Raymond Meeks is well known for his artist books and limited editions, but Sonder, his show at Casemore Kirkeby, highlighted the photographer’s attention to the materiality of the print.
At the center of the exhibition were two dozen photographs from Meeks’s book Halfstory Halflife, published by Chose Commune and shortlisted for the Paris Photo/Aperture Photobook of the Year Award in 2018. While the printing in the book is stunning – rich blacks and velvety paper – the variety in Meeks’s original prints is a revelation. The five photographs that anchored this installation are silver-halide transparencies mounted on white grounds, a process that renders highlights with uncanny clarity. Meeks also included selenium-toned gelatin-silver prints and subtly colored carbon-pigment prints.
Halfstory Halflife focuses on a swimming hole in rural upstate New York with a high cliff for jumping, which local teenagers do with abandon. The joyful abstractions of Aaron Siskind’s series Pleasures and Terrors of Levitation are possible precedents, but Meeks concentrates instead on hesitation and awkwardness. In charcoal-dark prints, the jumpers are framed by the black of the opposing cliff and the water far below. As they push off from the edge, a slight blur marks the force of their motion. Despite the quiet of the prints, the scenes themselves likely teemed with brassy taunts and competition. But distilled through the eyes of someone older, this youthful tumult becomes solemn; frailty and vulnerability rise to the surface.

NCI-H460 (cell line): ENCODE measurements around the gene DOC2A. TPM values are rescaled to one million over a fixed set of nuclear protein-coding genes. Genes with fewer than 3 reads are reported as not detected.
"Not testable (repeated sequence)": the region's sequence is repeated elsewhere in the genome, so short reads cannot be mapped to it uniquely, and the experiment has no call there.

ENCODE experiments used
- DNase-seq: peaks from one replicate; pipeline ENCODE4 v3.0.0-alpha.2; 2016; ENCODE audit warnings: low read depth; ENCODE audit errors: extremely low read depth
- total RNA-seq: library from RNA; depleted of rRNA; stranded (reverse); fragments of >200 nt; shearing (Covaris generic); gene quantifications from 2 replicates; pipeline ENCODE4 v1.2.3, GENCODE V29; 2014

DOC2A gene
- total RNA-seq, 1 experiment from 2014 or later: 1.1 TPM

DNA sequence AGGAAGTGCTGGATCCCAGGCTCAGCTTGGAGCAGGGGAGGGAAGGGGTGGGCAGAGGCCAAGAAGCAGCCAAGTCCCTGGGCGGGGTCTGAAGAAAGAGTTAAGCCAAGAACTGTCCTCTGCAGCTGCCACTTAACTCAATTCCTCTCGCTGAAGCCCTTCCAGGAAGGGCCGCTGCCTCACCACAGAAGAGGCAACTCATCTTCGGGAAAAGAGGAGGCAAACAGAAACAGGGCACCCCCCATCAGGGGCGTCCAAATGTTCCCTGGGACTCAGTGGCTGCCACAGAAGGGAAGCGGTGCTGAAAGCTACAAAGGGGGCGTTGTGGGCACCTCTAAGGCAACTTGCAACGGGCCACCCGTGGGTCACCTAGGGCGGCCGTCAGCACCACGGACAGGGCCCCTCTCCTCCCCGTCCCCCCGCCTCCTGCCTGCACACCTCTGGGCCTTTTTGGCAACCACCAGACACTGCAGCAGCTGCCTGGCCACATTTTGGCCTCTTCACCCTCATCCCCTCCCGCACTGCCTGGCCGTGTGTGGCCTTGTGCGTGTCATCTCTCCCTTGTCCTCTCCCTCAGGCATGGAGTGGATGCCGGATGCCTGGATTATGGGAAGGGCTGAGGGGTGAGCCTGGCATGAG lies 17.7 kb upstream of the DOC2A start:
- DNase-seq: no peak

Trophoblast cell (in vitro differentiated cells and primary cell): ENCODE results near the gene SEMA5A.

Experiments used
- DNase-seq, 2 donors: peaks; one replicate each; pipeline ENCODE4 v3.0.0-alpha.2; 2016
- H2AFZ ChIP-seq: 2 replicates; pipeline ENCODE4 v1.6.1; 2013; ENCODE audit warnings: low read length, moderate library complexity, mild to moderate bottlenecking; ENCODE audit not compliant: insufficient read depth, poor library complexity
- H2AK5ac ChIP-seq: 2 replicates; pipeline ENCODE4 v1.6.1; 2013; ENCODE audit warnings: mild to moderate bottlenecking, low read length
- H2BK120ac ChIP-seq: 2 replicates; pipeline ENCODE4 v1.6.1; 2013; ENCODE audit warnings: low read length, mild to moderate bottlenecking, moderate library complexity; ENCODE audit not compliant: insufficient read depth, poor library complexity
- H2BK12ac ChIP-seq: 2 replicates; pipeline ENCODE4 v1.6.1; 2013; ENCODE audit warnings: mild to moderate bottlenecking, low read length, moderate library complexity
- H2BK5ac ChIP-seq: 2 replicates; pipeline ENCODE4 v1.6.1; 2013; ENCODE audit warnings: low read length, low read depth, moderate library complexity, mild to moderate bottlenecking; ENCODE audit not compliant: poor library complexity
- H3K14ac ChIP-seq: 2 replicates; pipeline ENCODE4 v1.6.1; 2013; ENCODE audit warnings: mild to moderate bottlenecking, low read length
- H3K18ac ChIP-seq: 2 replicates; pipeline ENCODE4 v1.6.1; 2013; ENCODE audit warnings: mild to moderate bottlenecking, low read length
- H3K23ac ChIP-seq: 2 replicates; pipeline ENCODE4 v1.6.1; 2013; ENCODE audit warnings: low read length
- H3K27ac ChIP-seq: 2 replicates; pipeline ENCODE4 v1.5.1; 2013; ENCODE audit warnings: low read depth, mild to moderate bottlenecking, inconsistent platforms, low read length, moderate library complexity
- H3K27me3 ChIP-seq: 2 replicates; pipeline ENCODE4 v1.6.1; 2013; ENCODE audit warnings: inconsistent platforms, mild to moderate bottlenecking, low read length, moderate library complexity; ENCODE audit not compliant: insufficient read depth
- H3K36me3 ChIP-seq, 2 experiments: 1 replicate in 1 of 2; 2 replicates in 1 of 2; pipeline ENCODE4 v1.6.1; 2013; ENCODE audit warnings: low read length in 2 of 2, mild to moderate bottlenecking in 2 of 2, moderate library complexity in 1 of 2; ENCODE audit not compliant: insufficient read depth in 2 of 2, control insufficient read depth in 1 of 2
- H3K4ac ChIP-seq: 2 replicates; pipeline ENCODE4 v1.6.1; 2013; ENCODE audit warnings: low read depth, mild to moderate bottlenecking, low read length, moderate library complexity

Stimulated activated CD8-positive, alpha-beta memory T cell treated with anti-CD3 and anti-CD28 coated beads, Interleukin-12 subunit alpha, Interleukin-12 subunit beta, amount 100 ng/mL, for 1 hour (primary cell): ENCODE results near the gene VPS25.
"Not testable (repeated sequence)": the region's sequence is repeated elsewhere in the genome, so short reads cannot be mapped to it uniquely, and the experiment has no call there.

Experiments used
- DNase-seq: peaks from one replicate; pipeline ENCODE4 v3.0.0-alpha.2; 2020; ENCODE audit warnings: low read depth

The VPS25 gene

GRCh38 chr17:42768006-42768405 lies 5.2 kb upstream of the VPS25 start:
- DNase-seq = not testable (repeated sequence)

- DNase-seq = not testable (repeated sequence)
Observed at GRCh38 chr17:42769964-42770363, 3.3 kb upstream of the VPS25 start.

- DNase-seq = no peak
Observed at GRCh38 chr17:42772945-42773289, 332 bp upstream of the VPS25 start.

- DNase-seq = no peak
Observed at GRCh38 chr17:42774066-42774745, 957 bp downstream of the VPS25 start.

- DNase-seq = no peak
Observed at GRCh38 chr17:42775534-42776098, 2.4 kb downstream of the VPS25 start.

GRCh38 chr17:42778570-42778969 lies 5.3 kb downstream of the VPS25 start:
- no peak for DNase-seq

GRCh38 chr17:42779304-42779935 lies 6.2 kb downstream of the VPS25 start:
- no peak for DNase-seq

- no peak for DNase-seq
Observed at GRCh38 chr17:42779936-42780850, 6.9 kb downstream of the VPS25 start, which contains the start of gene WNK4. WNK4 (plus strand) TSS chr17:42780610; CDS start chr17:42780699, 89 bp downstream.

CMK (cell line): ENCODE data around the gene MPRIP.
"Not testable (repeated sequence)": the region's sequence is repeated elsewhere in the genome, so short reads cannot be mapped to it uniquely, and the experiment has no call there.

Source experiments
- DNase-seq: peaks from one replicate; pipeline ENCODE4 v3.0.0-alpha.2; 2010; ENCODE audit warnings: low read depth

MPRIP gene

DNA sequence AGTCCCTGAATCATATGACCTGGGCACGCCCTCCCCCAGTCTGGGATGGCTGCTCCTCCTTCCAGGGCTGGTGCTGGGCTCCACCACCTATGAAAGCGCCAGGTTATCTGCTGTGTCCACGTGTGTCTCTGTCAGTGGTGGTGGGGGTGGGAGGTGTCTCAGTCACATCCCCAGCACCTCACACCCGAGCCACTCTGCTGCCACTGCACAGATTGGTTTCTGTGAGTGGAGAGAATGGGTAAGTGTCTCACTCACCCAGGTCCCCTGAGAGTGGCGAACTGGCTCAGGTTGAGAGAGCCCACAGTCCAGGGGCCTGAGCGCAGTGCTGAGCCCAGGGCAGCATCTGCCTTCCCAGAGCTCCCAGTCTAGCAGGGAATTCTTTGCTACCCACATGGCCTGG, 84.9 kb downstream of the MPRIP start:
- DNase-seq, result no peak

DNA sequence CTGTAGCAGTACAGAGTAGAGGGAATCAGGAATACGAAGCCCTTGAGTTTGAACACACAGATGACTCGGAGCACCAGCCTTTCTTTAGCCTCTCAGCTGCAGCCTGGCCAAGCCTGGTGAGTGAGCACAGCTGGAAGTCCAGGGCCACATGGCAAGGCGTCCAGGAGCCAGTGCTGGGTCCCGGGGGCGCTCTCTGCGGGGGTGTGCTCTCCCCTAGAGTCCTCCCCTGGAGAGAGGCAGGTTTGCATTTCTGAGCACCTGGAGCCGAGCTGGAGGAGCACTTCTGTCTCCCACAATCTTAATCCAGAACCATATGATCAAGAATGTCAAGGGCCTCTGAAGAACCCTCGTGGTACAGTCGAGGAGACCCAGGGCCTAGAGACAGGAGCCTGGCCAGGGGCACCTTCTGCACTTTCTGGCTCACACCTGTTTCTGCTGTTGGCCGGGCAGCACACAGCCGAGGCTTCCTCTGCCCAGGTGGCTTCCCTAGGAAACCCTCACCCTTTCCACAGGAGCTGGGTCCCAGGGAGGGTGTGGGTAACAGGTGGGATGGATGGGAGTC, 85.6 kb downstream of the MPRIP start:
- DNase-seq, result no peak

The show also included work from other series, including Ciprian Honey Cathedral, Township, and Winter Farm Auction, made during the sale of farm equipment at an Ohio grange. In each body of work, Meeks’s attention to materiality is evident. Risographs on warm-toned paper impart a sense of the antique to the farm auction; thin, brittle paper echoes the frigid air, while gelatin-silver prints emphasize the glinting steel of saws and sickles.
An ambiguous sense of time pervades Meeks’s photographs. Farmlands and swimming holes may seem timeless and quixotic, but Meeks doesn’t relax into romantic clichés. Traces of the present persist, reminders that these young people face a future that is irreversibly different from their grandparents’ experience of rural life.